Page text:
Whittier is located at the head of Passage Canal on Prince William Sound, 59 miles south of Anchorage via the Seward Highway and Whittier Access Road.
Named after the poet John Greenleaf Whittier, Whittier was created by the U.S. Army during WWII as an port and petroleum delivery center. The 14-story Begich Towers, now a condominium, was originally used by the U.S. Army for family housing and civilian bachelor quarters. Today it houses more than half of Whittier’s population and the City Offices.
Whittier is port of call for the Alaska State Ferry system's Prince William Sound service to Valdez and Cordova, and is also a port for cruise ships.
A railroad spur from Portage was completed in 1943, and Whittier became the primary military debarkation point for Alaska. Whittier was accessible only by railroad and by ferry until 2000, when the Whittier spur road was completed. Vehicle traffic to Whittier must transit the single-lane, 2.5-mile-long Anton Anderson Tunnel, alternating tunnel time with both the railroad and east-west traffic.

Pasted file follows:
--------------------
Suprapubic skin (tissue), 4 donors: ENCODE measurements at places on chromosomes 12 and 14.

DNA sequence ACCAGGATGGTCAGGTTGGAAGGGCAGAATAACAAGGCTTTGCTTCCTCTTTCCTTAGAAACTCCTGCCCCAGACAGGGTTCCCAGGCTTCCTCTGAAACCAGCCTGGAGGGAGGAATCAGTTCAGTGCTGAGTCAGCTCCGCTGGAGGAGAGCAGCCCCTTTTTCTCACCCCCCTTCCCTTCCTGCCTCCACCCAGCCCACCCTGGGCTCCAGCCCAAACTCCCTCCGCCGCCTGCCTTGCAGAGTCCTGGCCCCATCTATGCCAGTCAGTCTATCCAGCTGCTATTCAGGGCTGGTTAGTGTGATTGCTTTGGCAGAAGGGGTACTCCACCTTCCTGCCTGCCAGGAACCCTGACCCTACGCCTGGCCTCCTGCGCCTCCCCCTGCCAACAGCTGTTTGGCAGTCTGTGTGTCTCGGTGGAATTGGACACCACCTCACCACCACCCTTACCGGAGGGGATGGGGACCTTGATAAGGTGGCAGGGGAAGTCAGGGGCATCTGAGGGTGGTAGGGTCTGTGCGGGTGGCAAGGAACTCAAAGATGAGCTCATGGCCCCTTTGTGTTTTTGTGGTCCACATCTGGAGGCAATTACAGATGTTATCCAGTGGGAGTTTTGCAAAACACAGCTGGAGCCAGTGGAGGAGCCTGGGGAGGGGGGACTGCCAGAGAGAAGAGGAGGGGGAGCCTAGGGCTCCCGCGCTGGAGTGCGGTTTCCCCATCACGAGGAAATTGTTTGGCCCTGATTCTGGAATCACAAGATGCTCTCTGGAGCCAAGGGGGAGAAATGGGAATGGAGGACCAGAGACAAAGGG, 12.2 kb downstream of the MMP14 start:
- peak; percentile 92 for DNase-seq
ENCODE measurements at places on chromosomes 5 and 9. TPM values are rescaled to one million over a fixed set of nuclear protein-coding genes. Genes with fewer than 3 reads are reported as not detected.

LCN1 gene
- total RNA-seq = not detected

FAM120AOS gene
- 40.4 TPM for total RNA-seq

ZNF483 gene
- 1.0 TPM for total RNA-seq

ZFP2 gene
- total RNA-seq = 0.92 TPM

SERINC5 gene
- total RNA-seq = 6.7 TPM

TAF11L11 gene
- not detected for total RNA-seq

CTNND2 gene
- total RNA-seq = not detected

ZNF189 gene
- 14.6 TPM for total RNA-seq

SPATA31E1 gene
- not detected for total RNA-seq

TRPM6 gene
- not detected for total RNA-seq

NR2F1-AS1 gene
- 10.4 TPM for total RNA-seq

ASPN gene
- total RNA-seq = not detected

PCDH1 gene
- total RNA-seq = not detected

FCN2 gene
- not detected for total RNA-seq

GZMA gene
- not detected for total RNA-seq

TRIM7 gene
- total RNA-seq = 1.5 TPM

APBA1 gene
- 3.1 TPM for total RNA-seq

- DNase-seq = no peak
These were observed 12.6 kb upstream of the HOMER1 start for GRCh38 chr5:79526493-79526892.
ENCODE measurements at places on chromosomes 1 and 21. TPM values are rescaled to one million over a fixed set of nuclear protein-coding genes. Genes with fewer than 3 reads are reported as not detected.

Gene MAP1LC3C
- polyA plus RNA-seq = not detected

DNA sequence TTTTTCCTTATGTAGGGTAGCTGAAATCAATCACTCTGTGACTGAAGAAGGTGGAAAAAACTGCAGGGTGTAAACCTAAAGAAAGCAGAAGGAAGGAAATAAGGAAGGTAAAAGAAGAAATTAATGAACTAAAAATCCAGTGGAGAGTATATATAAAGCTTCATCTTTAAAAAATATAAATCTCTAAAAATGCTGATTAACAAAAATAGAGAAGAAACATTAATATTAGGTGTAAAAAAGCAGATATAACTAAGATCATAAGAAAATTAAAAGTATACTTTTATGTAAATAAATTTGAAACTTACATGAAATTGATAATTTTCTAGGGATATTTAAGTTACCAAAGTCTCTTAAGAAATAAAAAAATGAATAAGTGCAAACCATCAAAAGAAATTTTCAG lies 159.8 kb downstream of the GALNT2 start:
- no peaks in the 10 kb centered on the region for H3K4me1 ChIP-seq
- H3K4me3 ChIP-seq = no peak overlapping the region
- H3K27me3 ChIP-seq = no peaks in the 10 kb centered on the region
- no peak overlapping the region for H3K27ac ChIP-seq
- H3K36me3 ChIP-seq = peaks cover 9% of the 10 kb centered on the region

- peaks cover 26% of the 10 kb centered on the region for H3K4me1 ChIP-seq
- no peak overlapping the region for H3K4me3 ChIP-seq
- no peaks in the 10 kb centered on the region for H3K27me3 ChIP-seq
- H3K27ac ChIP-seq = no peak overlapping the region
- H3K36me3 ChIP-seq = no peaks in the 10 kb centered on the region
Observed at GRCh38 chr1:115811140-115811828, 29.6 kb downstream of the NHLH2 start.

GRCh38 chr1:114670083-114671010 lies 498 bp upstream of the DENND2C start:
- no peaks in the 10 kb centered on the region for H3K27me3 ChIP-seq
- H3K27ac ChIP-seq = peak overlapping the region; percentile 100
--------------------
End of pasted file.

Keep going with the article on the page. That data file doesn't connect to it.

- Guided kayaking, customized wildlife and glacier cruises, fishing charters and water taxis for kayak and camper drop-off in Prince William Sound; Lazy Otter Charters and Cafe, Scheduled glacier and wildlife cruises with food service from Major Marine Tours and 26 Glacier Cruises.
- Enjoy watching all the activity going on at Whittier’s harbor as visitors arrive and depart by cruise ship, tour boat, ferry, charter boat, kayak.
- Hiking trails: Follow Whittier Street 0.5 mile to Eastern Avenue; cross Eastern and drive 0.3 mile up Blackstone Road, then turn right on Salmon Run Road just past the Buckner Building. Salmon Run Road (narrow, dirt) leads 0.4 mile to Horsetail Falls Trail, a 1-mile planked trail to a viewing platform overlooking Whittier and Passage Canal. Or follow Salmon Run Road 0.2 mile and turn left on a second narrow dirt road for 0.4 mile to Smitty’s Cove, Lu Young Park picnic area and access to Emerald Cove Trail and Shotgun Cove Trail beyond.For the 1.75-mile-long Portage Pass Trail, turnoff on the Chugach National Forest access road just east of the tunnel. The first 0.75 miles of this trail—to the pass at 750 feet elevation—is well maintained. It continues another mile as a primitive route to Portage Lake.
- Prince William Sound Museum, A Tribute to Alaska’s Legends, has several exhibits highlighting the town’s history, including the Anton Anderson Memorial Tunnel, the Alaska Railroad, and heroic rescue and survival stories.
- Whittier Army Post historic buildings and city history are noted and displayed on interpretive boards around the community.